Since they’re meant for pedaling, the legs taper at the ankles enough so the legs won’t get caught in the chain. Even if they manage to get close, both have panels of highly durable material where rubbing may occur. The leg opening also have a large zipper to make them easier to get on. Because of the slim fit and pre-curved knees you won’t be able to fit these over boots though.

Equipped with a zipper fly and a single snap, the waist is elastic to provide some range of fit, but is not adjustable. The only pocket is on the back of the pants with a single zipper. The pants retail for $250 and run on the snug side. I’m in a medium here.

The pants were my favorite piece due to how well they breathe while still keeping you warm. They also fit very well making for easy pedaling. I prefer pants for winter riding off road and these enable me to run a summer weight chamois underneath and not have to add a number of layers to stay warm.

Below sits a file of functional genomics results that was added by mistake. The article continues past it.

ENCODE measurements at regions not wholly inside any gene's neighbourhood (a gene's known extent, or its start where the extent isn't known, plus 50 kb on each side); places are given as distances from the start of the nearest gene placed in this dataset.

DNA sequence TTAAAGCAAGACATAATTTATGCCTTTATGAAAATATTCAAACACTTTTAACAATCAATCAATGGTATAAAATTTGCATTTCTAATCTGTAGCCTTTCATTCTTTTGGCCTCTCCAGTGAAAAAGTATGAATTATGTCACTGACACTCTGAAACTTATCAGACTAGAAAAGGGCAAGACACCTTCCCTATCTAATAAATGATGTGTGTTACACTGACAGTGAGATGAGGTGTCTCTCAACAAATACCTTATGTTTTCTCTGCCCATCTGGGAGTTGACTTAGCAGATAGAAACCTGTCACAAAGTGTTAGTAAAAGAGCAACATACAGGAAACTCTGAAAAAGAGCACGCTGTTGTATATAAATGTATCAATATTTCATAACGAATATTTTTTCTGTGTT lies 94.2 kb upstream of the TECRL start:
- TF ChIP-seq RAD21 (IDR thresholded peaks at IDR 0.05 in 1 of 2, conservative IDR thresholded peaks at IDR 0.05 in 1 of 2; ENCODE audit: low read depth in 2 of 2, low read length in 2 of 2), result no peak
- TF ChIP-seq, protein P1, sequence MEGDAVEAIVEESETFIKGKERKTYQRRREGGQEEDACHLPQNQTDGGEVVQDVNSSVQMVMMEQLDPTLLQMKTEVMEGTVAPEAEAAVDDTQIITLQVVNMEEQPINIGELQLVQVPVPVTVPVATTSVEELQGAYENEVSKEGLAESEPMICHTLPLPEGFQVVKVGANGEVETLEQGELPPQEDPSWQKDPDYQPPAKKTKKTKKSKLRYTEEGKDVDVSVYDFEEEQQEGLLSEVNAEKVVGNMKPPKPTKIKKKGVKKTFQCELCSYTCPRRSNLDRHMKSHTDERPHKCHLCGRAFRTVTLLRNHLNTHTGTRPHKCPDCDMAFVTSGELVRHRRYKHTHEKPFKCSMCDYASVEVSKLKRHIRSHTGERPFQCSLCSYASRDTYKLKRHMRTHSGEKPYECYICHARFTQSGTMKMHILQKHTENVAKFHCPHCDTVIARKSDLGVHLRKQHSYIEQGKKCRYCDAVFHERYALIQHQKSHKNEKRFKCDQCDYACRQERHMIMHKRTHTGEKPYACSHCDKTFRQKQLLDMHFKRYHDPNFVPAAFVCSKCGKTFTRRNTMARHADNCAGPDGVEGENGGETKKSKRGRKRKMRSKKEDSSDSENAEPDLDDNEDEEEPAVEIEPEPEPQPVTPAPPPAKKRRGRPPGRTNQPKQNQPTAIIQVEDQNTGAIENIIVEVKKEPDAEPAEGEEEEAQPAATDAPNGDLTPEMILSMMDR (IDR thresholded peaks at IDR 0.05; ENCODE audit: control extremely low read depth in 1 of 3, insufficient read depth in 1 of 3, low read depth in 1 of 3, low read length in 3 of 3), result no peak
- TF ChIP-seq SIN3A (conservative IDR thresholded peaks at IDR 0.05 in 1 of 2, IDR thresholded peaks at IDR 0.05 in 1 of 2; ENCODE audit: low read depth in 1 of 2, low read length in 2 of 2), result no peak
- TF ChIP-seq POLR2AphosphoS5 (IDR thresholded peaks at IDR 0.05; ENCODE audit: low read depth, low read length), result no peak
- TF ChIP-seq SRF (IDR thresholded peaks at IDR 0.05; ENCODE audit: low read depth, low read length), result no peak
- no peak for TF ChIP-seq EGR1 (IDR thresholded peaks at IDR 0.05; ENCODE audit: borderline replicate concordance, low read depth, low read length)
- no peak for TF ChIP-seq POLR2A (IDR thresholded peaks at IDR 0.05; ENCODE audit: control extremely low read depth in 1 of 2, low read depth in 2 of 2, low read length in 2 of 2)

Up top, the Thermium jacket is there to keep you warm. Really warm. Like the pants, the jacket uses Primaloft Gold Insulation Active which is a special insulation for high intensity activities. Primaloft states that the manufacturing process locks insulating fibers in place which keeps the insulation from migrating and making the whole structure more breathable. The outside of the jacket is made from a Windstopper Active Shell that is DWR coated and uses taped seams to keep out moisture and the wind. I will say that even with the special insulation, this jacket is still best for only the coldest conditions. At 20°f and above, I found myself sweating more than I would like and without any sort of vents built in, the only thing you can do is unzip the front.